smallsLIVE Releases 5 New Albums By
Jimmy Greene, Ari Hoenig, Omer Avital,
Ben Wolfe and Spike Wilner - Available on November 22
The new record label smallsLIVE, which captures live performances at the famed New York venue, Smalls Jazz Club, is set to release five new albums by saxophonist Jimmy Greene, drummer Ari Hoenig, bassists Omer Avital and Ben Wolfe, and a solo piano recording by club owner Spike Wilner. Each CD is simply titled Live at Smalls and features similarly striking black and white photographs of the artists. Each disc is generally the result of a two or three-night run, after which the artist is free to choose the best selection for their album.
The goal of the smallsLIVE releases is to capture every aspect of that experience (except for the drinks, which CD buyers will have to provide themselves). "We have this very unique environment called Smalls Jazz Club where night after night you have unbelievable artists performing," says Spike Wilner, "and my goal is to preserve that and get it out to the world so people can hear it and appreciate it."
Since it opened in 1993, Smalls has become a hothouse for modern jazz, where up-and-coming musicians can hone their craft before an enthusiastic crowd, and veteran artists can stretch out in front of an audience full of attentive and discerning ears. The smallsLIVE label is the latest and most visible result of the ongoing effort to retain the best qualities of a classic jazz club while taking advantage of new opportunities offered by modern technology. The label will have a digital distribution deal with iTunes.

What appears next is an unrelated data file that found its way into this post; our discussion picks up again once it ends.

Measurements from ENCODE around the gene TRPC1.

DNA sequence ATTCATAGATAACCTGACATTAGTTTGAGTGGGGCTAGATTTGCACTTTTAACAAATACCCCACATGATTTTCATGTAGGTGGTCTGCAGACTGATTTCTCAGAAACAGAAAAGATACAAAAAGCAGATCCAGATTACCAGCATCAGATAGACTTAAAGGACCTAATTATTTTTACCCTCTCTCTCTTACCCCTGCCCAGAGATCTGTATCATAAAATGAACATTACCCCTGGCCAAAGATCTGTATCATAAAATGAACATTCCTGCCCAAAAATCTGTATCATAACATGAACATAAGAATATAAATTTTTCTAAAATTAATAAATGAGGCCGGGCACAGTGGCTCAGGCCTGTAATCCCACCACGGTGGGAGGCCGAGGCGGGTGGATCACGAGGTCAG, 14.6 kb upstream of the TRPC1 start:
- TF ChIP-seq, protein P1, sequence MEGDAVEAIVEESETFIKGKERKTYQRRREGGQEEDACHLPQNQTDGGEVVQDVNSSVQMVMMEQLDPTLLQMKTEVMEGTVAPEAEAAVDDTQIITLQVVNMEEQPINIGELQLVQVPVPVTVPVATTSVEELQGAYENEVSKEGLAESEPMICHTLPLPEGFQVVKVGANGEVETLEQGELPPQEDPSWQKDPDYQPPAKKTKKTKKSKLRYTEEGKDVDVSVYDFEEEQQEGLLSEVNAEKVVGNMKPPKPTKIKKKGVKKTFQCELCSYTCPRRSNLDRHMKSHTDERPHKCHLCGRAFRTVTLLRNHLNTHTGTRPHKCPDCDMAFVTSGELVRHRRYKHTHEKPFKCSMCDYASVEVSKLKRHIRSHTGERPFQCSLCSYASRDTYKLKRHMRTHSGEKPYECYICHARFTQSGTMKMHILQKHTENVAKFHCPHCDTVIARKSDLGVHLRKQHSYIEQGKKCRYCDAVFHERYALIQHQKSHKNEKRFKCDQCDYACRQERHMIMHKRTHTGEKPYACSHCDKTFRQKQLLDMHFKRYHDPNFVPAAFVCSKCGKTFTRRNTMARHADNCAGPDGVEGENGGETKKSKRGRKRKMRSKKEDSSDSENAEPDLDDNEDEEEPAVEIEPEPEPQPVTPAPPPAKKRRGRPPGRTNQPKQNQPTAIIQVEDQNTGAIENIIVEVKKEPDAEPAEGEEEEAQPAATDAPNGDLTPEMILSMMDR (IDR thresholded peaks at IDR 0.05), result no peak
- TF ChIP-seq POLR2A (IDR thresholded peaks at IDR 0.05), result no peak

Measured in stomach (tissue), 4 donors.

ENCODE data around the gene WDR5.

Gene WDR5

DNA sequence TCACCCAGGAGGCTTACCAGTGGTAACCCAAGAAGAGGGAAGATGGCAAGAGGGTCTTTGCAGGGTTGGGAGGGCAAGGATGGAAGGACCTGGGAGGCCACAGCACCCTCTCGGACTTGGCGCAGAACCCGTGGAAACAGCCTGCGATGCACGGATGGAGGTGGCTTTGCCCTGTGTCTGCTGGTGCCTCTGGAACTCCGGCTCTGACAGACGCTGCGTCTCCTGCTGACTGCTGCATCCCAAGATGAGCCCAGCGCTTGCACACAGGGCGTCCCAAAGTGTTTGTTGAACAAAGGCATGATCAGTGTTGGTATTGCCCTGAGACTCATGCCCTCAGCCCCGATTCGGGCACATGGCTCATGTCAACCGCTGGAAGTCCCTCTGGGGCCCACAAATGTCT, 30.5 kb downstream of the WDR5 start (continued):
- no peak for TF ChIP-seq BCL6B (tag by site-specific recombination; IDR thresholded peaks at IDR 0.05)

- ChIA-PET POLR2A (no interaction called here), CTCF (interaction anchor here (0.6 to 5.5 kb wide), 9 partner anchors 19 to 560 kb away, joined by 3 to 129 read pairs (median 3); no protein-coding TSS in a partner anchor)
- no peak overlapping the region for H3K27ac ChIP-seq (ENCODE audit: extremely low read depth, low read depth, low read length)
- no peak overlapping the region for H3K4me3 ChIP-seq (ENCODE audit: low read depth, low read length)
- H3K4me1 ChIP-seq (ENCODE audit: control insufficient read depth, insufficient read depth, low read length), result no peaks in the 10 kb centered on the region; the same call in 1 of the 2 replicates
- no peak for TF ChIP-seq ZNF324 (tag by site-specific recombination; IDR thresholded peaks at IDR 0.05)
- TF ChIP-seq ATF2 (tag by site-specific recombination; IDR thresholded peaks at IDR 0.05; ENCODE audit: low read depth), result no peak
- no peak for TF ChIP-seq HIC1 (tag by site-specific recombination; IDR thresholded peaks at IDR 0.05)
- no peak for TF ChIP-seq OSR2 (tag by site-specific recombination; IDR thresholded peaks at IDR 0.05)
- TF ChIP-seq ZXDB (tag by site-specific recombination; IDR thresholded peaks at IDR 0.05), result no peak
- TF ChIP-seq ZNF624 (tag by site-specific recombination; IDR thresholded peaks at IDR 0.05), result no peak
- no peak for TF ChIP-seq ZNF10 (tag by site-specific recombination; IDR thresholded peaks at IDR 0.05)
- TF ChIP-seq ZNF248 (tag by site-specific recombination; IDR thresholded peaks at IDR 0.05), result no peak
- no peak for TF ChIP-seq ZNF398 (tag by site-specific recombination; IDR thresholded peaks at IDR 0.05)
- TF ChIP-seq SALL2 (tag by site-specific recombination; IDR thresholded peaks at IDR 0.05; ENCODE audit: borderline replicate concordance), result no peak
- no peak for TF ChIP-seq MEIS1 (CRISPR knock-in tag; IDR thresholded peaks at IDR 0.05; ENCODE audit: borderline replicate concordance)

Each performance at the club is streamed live on the internet to approximately 40-50,000 listeners per month. Wilner has also posted an online archive of virtually every performance at Smalls, available through his website, www.smallsjazzclub.com.
"We've already got an international reputation among jazz musicians," Wilner says, "but the audio archive and the video stream have increased our visibility and become a resource for musicians to discover new artists or hear the artists that they love. It's creating a buzz internationally and we're really reaching a very broad audience."
Along with raising the profile of Smalls Jazz Club, the archive is rapidly becoming an important resource for the documentation of the modern jazz scene, which Wilner sees as an important outgrowth of the site and the label. "It's a mission more than a business. We're trying to preserve the music for as long as we can. I don't know how long Smalls will last, but I want to make sure that when it does finally go, there is a legacy left behind for future historians."
The smallsLIVE discs strive to recreate the atmosphere of the club by capturing the environment along with the music itself - a factor that many live albums try desperately to eliminate.
"One of the stars of the show is Smalls itself," Wilner says. "The sound of the room is remarkable, and we want people to have the experience of being in the club, to hear the applause, the cash register ringing, glasses tinkling, announcements. We're not a studio label. We're going for a Saturday night at Smalls, where it's packed, the waitresses are trying to get by with drinks, the artists are up on the stage joking around. That's live jazz. That's Smalls Jazz Club."